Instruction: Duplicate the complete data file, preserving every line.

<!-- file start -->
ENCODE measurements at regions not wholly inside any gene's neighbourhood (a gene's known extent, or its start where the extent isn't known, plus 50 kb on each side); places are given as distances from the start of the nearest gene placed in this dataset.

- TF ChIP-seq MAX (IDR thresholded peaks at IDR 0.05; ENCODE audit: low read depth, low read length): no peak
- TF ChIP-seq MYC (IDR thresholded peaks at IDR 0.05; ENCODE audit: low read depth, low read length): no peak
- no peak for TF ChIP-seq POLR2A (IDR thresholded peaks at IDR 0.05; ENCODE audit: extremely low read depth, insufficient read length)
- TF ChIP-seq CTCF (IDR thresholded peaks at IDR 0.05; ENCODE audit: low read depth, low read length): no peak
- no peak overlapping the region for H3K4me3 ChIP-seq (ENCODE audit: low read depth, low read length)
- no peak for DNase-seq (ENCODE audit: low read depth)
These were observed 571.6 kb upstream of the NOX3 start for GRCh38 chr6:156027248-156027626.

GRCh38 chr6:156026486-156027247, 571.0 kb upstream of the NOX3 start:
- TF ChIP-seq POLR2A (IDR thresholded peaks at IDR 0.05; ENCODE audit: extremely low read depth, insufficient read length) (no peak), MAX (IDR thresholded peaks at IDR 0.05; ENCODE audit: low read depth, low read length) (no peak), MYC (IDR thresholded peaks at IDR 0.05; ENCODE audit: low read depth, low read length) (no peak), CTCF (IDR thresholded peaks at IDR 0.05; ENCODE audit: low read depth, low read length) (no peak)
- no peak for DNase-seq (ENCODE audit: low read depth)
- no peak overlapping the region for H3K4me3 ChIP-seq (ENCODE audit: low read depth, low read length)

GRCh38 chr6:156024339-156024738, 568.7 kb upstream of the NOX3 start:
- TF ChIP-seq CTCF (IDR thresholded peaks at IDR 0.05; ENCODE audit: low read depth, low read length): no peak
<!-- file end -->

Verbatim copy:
ENCODE measurements at regions not wholly inside any gene's neighbourhood (a gene's known extent, or its start where the extent isn't known, plus 50 kb on each side); places are given as distances from the start of the nearest gene placed in this dataset.

- TF ChIP-seq MAX (IDR thresholded peaks at IDR 0.05; ENCODE audit: low read depth, low read length): no peak
- TF ChIP-seq MYC (IDR thresholded peaks at IDR 0.05; ENCODE audit: low read depth, low read length): no peak
- no peak for TF ChIP-seq POLR2A (IDR thresholded peaks at IDR 0.05; ENCODE audit: extremely low read depth, insufficient read length)
- TF ChIP-seq CTCF (IDR thresholded peaks at IDR 0.05; ENCODE audit: low read depth, low read length): no peak
- no peak overlapping the region for H3K4me3 ChIP-seq (ENCODE audit: low read depth, low read length)
- no peak for DNase-seq (ENCODE audit: low read depth)
These were observed 571.6 kb upstream of the NOX3 start for GRCh38 chr6:156027248-156027626.

GRCh38 chr6:156026486-156027247, 571.0 kb upstream of the NOX3 start:
- TF ChIP-seq POLR2A (IDR thresholded peaks at IDR 0.05; ENCODE audit: extremely low read depth, insufficient read length) (no peak), MAX (IDR thresholded peaks at IDR 0.05; ENCODE audit: low read depth, low read length) (no peak), MYC (IDR thresholded peaks at IDR 0.05; ENCODE audit: low read depth, low read length) (no peak), CTCF (IDR thresholded peaks at IDR 0.05; ENCODE audit: low read depth, low read length) (no peak)
- no peak for DNase-seq (ENCODE audit: low read depth)
- no peak overlapping the region for H3K4me3 ChIP-seq (ENCODE audit: low read depth, low read length)

GRCh38 chr6:156024339-156024738, 568.7 kb upstream of the NOX3 start:
- TF ChIP-seq CTCF (IDR thresholded peaks at IDR 0.05; ENCODE audit: low read depth, low read length): no peak